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Letter to America: The Cycle of Life On:2022-12-12 08:21:07

My Dear Americans,
    when I was young (Oh! So many years ago...) cycling in the summer, usually with a couple of the other guys, was one of our favourite activities. It meshed well with the other one of sailing1, since if it was not windy enough for one it was great for the other, as was its opposite.
We would ride, widely, within a roughly 20 mile radius: to the sea at Covehithe2 or Lowestoft or GreatYarmouth or inland even as far as Norwich. Back then cars were less frequent and we could ride carefree on the relatively car free roads (one might even say carelessly if not completely carlessly), with me on my handmade Claud Butler racer3, with Campagnolo4 hubs, wheels and pedals, Brooks5 saddle and of course fixed-wheel6 drivetrain with a ridiculously high gear ratio and no freewheeling. Ah! Youth!!

On one memorable occasion we went down to Holton near Halesworth where I got my first sight of their remarkable post mill7. A hundred or so years before my youth occurred windmills were a common sight, but by the middle of the 20th century they were a rare not to mention delightful one.
The mill thus took all my attention, consequently leaving me none available for the T junction I was approaching, had approached, gone through and gone beyond. [horrible crashing sounds] Yes, I went full speed into, and indeed pretty well through the prickly hedge that ran beneath the mill's hill. To my friends credit I don't remember that they laughed—well not too much—actually now I think about it almost rolling about on the floor, the swine, but since I was wearing bits of hedge and had an interesting surface striation on my exposed parts (which in shorts was quite a lot) and I wasn't really hurt nor, more importantly, was my bike so I suppose I forgave them and all was good.
Then time passed, cars proliferated, I grew up (to a certain extent) and eventually there was the motorbike incident. As you probably know motorbikes have extremely good camouflage and other road users can hardly see them however hard they try, so on a day biking motorishly on the way to Bedford, with a constant stream of now proliferated traffic coming towards me and as I was approaching a gas station (or as we say over here a petrol station), a car exited it and, intending to ease their joining of the approaching stream, stopped—in the middle of my side of the road! [repeat horrible crashing sounds cut short] No, no I didn't hit it, I somehow managed to drive into the forecourt, miss the gas (or petrol) pumps and exit beyond he whom I'll now call Uh! They won't let me say that on air.
For some unknown reason that happened very close to the time of echoing the piggies of Orwell's Animal Farm "four wheels good, two wheels bad" and getting a car.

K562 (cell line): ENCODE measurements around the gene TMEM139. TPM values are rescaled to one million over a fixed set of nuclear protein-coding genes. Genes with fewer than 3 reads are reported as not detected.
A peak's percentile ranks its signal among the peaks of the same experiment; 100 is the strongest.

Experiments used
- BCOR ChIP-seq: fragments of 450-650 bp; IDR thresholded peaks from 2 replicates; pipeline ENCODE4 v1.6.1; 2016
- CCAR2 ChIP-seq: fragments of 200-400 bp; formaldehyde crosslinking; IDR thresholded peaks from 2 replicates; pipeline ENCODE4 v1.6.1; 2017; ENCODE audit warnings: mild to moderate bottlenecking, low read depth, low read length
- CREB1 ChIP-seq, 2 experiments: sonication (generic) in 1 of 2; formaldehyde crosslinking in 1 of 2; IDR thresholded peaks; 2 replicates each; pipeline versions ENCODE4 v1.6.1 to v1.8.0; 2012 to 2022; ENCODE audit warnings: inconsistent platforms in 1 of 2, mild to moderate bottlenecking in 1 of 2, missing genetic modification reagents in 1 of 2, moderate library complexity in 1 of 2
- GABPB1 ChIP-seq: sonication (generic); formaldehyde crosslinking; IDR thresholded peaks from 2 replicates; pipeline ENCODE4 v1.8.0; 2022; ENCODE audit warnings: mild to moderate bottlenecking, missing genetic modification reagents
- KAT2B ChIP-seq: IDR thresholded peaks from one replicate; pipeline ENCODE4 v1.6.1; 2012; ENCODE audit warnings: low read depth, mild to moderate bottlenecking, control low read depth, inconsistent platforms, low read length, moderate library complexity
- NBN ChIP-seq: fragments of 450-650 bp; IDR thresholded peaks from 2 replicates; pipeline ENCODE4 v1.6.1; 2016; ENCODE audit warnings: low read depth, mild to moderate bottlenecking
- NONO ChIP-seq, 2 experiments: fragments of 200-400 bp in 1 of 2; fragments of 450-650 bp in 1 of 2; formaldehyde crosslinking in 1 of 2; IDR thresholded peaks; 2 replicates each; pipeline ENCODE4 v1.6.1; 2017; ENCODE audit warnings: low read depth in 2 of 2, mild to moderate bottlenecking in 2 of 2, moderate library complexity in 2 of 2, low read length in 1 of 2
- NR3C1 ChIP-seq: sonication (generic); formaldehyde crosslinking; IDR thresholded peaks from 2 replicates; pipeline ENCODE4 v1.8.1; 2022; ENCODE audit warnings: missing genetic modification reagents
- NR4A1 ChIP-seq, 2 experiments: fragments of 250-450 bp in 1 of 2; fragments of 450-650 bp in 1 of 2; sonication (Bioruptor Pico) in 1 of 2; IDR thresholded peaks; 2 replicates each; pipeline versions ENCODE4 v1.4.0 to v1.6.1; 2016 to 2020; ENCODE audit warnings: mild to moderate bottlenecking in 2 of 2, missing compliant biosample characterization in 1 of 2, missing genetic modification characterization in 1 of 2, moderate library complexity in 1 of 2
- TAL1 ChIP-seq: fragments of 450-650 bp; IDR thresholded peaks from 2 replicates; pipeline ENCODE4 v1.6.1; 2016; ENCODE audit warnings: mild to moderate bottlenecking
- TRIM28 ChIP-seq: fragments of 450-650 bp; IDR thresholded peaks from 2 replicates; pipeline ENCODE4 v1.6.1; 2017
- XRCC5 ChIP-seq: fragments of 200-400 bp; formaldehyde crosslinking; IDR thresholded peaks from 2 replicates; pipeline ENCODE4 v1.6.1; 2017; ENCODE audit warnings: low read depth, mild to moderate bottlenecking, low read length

After that my entire two wheel experience was limited to the time I was innocently walking through London's Soho when a crowd of protesting cyclists passed me: all of whom were naked! Apparently nude cycling is a form of expressing grievances.

I have no idea what they were objecting to, though as a guess it might have had something to do with the roughness of bicycle seats.
All of which brings us down to last Thursday and to Beccles Public Library where they carry a lot of often rather interesting pamphlets of "things to do" in the district.
Among these I happened to notice several for bicycle tours, you know the sort of thing, a group of people in bicycle helmets and garish spandex8, and I guess on bicycles, herding off like wildebeest thundering over the veldt, or lemmings at full pelt being chased by rabid Disney nature-film makers9! Took me right back to my youth, it did (apart from the spandex and the helmets). I was almost tempted. But then, then I saw The Brewery Cycle Tour... Brewery Cycle Tour!!?!... A tour of breweries on bicycles—Well you can forget about post mills tempting fate! This wan't just cycling to a brewery, looking around, maybe having a beer and then carefully home again. Oh! No! There are seven of them on the route! Seven: St Peter's Brewery,?Grain Brewery, Queens Head PH & Waveney Brewing Co., Green Dragon PH & Brewery, Black Swan PH, Flint Vineyard & Ampersand10 Brewery.
I'm sure they will start out safely, but after the first few "Oh! I'll just taste a pint here or maybe just make it a half", though I'd never suggest their judgement might be impaired in the slightest, soon it'll be "another round all round", and by the time thy reach the vineyard it'll be "zhust leave the boddle an we'll finish it". And on the way home "Shay...Look at me riding no hands (Wheee!) ... ... and standing on the seat (hic)... facing backwards ... with my eyes closhed!!!" [repeat horrible crashing sounds]
Kindest regards,
Richard Howland-Bolton
and, of course,
Cheerio for now
from me!


1 See Letter to America: Beautiful Broads for a disquisition on this, and see the last few paragraphs to see just how rotten we were whilst doing it.

2 For more on this lovely and (currently largely) non-existent place see the essay Walk Awhile.

3 Claud Butler

4 Campagnolo

5 Brooks

6 Fixed-gear

7Post Mill

8 Did you know that spandex was coined as an anagram of the word 'expands'? Did you even care?

9 A not terribly veiled reference to the myth of lemming suicide perpetrated by Disney in a 1950's "documentary" and entirely staged, including the poor things being "thrown off a cliff by the Disney filmmakers"! [Grr!!]

10 Probably wouldn't work to say ampersand Ampersand Brewery. Sad.

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